Q4 2018 proved extraordinary. Leading into it, the SPX hit a dazzling all-time record high in late September about a week before Q4 arrived. That extended an extreme monster stock bull to 333.2% gains over 9.5 years, the 2nd-largest and 1st-longest in all of U.S. stock-market history! But as I warned days after that euphoric peaking, the Fed’s unprecedented quantitative-tightening campaign would finally ramp to full speed in Q4.
Stock markets artificially inflated by $3625b of Fed QE over 6.7 years couldn’t react well to Fed QT finally starting to unwind that epic monetary inflation. With QT hitting $50b per month starting in Q4, the stock markets indeed wilted. Over the next 3.1 months into Christmas Eve, the SPX plummeted 19.8%! That was right on the verge of a new bear market at -20%. The SPX suffered its worst December since 1931, -9.2%.
That sure looked like a young bear market, really freaking out traders. But since those deep and ominous lows, the SPX has soared 19.3% at best in a massive rally! That has reversed nearly 4/5ths of the total correction losses largely suffered in Q4. This looked and acted like a classic bear-market rally, rocketing higher to eradicate fear and restore universal complacency. New-bear worries have shriveled to nothing.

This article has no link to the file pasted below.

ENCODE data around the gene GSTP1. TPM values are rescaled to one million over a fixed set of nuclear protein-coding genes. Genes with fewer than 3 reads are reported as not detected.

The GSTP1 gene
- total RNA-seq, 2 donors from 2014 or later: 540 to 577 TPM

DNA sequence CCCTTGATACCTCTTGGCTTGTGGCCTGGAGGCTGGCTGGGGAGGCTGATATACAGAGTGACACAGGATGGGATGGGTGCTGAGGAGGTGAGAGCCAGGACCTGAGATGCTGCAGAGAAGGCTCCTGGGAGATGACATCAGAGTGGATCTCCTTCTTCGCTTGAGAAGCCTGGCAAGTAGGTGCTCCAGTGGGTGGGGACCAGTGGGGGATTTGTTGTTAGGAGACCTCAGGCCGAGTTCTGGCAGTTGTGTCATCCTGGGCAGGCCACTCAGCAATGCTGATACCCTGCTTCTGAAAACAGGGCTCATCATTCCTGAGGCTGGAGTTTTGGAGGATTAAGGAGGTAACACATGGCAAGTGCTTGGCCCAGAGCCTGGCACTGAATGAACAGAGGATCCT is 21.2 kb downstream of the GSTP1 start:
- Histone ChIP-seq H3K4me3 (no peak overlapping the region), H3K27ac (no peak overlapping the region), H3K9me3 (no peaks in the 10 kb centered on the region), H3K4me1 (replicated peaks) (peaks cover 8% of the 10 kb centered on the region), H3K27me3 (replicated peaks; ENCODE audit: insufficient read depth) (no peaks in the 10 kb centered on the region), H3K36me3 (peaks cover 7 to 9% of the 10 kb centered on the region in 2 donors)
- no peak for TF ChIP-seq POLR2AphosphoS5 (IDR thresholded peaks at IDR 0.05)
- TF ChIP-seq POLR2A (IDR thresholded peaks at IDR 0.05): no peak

Given Q4 2018’s colossal stock-market inflection and subsequent huge rebound, whether the SPX narrowly evaded the overdue-bear bullet or not is supremely important. Bear markets exist for one reason, to maul overvalued stocks back down below historic fair-value levels. So how the major U.S. corporations actually fared last quarter, how large their earnings were compared to their stock prices, offers essential bull-bear clues.
Every quarter I analyze the top 34 SPX/SPY component stocks ranked by market cap. This is just an arbitrary number that fits neatly into the tables below, but is a dominant sample of the SPX. At the end of Q4, these American giants alone commanded fully 43.7% of the SPX’s total weight! Their $9.7t collective market cap exceeded that of the bottom 437 SPX companies. Big U.S. stocks’ importance cannot be overstated.